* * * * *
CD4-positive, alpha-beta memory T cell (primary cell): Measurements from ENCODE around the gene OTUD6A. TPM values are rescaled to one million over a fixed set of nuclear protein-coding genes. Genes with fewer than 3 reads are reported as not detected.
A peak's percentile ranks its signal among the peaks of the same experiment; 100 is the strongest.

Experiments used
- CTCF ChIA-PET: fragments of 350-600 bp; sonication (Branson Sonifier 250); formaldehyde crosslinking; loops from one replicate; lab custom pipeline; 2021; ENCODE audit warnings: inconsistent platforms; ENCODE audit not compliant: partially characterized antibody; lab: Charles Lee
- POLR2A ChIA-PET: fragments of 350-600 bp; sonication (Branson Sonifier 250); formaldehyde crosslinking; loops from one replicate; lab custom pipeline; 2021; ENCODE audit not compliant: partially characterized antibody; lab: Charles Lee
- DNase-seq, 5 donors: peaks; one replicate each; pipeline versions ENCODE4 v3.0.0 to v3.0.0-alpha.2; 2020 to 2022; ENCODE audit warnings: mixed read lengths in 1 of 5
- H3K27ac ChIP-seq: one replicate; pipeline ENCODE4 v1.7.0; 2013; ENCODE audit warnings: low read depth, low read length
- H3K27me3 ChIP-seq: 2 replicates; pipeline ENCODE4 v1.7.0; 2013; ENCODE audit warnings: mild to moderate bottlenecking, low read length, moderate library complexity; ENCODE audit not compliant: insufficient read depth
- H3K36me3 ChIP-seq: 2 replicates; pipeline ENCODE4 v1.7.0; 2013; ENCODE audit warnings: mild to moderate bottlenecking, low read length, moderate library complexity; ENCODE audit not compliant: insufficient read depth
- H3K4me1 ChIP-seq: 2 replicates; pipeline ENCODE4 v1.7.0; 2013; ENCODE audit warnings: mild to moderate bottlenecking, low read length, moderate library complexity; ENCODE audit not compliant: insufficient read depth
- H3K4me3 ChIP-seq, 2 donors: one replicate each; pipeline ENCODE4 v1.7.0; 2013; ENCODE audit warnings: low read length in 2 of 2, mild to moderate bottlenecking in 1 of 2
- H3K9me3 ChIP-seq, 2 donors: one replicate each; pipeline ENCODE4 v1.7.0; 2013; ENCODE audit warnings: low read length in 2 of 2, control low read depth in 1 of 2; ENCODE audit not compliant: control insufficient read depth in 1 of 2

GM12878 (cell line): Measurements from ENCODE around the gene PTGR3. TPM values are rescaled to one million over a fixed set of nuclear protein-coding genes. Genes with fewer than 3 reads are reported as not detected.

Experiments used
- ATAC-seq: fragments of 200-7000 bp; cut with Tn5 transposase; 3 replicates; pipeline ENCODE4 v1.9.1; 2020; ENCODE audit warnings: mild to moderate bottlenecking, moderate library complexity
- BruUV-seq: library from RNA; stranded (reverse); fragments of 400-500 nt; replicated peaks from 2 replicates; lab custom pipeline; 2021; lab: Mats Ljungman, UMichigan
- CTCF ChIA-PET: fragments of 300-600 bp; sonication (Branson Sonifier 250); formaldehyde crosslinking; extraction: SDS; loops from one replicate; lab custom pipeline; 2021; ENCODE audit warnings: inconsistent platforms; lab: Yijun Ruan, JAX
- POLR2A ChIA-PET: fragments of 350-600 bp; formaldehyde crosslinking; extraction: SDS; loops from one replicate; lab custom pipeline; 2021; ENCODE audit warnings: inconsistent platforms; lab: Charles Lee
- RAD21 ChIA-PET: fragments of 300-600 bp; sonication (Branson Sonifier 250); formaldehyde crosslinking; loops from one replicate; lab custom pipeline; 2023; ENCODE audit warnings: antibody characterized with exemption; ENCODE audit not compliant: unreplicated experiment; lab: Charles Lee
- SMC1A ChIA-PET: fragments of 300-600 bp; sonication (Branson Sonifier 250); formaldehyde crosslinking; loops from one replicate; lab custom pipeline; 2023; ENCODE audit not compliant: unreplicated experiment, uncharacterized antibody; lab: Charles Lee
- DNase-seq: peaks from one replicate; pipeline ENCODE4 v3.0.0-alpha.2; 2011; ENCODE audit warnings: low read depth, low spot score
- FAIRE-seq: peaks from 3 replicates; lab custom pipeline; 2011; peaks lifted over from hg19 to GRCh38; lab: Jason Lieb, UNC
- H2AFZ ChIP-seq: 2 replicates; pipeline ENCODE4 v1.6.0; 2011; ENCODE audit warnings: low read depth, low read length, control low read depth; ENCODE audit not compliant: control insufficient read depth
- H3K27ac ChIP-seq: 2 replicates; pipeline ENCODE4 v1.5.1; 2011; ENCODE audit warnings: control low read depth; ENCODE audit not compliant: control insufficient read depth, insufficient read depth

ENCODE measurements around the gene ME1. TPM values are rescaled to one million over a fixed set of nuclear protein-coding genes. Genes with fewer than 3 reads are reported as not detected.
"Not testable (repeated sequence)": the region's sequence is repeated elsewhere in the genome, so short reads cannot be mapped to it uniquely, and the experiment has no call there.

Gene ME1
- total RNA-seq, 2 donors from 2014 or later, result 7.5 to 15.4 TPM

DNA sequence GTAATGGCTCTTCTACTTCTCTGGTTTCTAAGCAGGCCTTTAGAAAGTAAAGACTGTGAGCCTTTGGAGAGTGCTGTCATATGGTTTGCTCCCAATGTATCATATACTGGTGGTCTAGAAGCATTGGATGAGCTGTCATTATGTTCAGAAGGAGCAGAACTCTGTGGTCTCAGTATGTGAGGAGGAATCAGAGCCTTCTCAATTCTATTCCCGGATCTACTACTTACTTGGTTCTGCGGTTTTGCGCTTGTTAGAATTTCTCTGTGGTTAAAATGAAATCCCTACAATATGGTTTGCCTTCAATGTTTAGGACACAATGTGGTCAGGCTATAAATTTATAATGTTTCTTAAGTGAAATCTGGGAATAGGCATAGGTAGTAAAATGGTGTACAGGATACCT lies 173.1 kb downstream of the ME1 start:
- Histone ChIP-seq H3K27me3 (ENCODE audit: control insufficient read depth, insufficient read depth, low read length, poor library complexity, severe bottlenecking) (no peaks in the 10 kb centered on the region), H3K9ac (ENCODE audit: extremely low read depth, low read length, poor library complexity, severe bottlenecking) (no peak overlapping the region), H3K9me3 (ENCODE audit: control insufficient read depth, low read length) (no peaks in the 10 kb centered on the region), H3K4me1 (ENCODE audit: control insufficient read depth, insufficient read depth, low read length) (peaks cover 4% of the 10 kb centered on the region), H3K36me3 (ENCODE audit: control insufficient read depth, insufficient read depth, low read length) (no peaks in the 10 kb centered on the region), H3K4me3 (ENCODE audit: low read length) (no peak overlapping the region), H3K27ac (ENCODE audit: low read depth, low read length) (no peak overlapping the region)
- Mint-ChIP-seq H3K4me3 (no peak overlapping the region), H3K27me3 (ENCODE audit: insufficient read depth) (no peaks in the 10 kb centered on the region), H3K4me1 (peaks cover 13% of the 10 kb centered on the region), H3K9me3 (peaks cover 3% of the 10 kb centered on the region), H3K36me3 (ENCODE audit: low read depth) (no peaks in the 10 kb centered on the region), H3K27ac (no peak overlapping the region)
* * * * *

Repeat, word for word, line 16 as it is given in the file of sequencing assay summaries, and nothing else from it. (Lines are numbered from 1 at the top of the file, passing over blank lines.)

- BruUV-seq: library from RNA; stranded (reverse); fragments of 400-500 nt; replicated peaks from 2 replicates; lab custom pipeline; 2021; lab: Mats Ljungman, UMichigan